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Oil giants meet at White House amid talk of buying strategic reserves

Oil giants meet at White House amid talk of buying strategic reserves
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Oil giants gathered at the White House Friday, meeting with President TrumpDonald TrumpNoem touts South Dakota coronavirus response, knocks lockdowns in CPAC speech On The Trail: Cuomo and Newsom — a story of two embattled governors McCarthy: 'I would bet my house' GOP takes back lower chamber in 2022 MORE in the hopes of securing aid as crude prices have plummeted amid the coronavirus outbreak and a price war between Russia and Saudi Arabia.

Oil prices have skydived under the twin threats, dropping to prices in the mid-20s for a barrel of oil, down from more than $50 a barrel in February.

As stresses on the industry magnify, there have been growing calls from Republicans to assist oil producers.

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“We’ll get our energy back,” Trump said at the meeting. “I’m with you 1,000 percent. It’s a great business, it’s a very vital business and honestly, you’ve been very fair. You’ve kept energy prices reasonable for a long period of time.”

The meeting appeared to renew administration efforts to fill the nation’s oil reserves after the initial $3 billion request was left out of the coronavirus package.

“At these prices you’d think we’d want to fill up every cavity,” Trump told the lawmakers and oil executives present at the meeting, a reference to the 77 million gallons of space in the nation’s Strategic Petroleum Reserve.

Among those in attendance at the meeting were representatives from Exxon, Phillips 66, Chevron, and oil tycoon Harold Hamm as well as Energy Transfer Partners, the company behind the Dakota Access Pipeline.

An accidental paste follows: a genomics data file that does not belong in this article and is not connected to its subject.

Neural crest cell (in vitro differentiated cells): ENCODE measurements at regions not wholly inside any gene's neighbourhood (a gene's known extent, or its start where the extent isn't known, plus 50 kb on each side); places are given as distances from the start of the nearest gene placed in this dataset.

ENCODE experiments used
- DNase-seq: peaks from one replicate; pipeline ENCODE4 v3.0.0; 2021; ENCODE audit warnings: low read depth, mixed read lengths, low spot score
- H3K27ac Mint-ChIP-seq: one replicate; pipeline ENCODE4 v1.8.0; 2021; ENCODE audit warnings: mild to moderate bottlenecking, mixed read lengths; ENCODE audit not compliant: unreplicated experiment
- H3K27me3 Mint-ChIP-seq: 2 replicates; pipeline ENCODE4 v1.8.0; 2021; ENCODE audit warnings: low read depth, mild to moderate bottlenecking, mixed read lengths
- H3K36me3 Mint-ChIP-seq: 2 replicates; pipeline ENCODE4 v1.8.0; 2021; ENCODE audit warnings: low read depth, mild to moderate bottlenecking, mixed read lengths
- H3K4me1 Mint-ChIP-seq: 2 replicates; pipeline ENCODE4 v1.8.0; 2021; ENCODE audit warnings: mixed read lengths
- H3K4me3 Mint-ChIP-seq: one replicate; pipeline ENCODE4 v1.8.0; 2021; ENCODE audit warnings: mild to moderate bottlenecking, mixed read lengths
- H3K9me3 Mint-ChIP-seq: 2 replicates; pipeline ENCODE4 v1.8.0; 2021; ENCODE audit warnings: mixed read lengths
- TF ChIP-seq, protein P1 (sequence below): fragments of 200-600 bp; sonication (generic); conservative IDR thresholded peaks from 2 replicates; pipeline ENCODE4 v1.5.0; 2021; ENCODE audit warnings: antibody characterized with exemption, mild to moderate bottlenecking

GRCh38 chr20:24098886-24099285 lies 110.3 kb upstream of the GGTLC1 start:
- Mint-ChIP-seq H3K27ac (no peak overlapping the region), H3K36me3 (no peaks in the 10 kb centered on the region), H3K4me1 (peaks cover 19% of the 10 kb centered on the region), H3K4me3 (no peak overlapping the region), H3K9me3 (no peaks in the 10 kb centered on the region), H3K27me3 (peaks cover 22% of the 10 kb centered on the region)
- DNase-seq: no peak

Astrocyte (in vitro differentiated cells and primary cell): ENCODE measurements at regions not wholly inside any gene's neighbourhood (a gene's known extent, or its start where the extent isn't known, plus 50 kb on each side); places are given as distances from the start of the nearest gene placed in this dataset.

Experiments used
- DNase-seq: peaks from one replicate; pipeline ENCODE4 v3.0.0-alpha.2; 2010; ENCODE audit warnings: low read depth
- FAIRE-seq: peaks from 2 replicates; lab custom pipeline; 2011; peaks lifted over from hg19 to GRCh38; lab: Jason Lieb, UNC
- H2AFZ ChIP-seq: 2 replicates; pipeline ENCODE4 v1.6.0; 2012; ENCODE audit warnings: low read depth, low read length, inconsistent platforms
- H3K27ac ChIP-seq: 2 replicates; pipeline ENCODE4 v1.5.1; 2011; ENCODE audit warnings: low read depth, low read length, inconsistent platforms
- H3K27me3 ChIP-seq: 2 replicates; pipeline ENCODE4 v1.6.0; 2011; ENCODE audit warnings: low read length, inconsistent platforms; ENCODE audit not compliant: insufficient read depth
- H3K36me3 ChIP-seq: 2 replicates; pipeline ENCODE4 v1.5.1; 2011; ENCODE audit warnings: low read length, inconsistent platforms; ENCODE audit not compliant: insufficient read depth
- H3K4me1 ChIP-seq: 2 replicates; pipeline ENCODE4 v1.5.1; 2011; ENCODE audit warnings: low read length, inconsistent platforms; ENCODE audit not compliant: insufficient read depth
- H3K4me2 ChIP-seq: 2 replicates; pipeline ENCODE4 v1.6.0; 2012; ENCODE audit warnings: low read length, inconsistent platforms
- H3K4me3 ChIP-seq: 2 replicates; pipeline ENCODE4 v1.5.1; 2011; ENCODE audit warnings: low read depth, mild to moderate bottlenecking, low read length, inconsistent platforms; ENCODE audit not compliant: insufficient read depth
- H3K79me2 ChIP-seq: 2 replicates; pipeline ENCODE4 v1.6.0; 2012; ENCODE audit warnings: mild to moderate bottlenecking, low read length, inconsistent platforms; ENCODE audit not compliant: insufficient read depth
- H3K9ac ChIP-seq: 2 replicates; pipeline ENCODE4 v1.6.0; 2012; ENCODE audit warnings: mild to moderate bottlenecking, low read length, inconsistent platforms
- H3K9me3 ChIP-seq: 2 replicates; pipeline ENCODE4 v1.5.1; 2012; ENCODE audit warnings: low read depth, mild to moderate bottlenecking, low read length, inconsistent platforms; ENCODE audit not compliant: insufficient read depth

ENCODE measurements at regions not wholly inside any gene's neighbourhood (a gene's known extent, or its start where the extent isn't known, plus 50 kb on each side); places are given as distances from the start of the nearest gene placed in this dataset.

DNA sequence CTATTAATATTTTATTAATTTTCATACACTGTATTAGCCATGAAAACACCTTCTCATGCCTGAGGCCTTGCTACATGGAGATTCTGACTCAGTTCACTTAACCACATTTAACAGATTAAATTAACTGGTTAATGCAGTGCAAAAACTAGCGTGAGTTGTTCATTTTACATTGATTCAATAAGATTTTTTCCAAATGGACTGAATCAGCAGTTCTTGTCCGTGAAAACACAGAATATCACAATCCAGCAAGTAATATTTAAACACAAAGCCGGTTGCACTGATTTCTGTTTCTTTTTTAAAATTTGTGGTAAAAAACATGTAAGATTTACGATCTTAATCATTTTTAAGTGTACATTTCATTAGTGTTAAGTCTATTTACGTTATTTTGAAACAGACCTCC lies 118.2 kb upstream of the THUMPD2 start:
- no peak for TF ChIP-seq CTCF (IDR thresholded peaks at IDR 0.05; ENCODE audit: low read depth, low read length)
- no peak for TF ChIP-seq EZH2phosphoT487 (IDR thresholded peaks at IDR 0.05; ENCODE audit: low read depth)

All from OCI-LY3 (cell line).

The meeting marks a shift for the oil industry, with the American Petroleum Institute previously stressing that it would not seek direct assistance.

But the administration has continued to float other forms of assistance, with Trump announcing Thursday his hopes that Saudi Arabia and Russia may begin to scale back their production, a move that could dent the oversupply of oil on the market as the pandemic leads to dwindling demand.

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Meanwhile the Department of Energy has looked for other ways to fill the petroleum reserve, offering to rent space to oil producers that are running out of storage space for their goods — a service the government would be paid for in oil. 

Energy Secretary Dan Brouillette said Friday they would buy oil through an “alternative financing mechanism” but provided no additional details.

Lawmakers at the meeting echoed interest in filling the petroleum reserve, with Sen. Ted CruzRafael (Ted) Edward CruzNoem touts South Dakota coronavirus response, knocks lockdowns in CPAC speech Sunday shows preview: 2024 hopefuls gather at CPAC; House passes coronavirus relief; vaccine effort continues Texas attorney general hits links with Trump before CPAC appearance MORE (R-Texas) calling it “inexcusable” that Democrats opposed the measure's inclusion in the coronavirus stimulus package.

“Now I think Congress needs to go back and address it,” he said.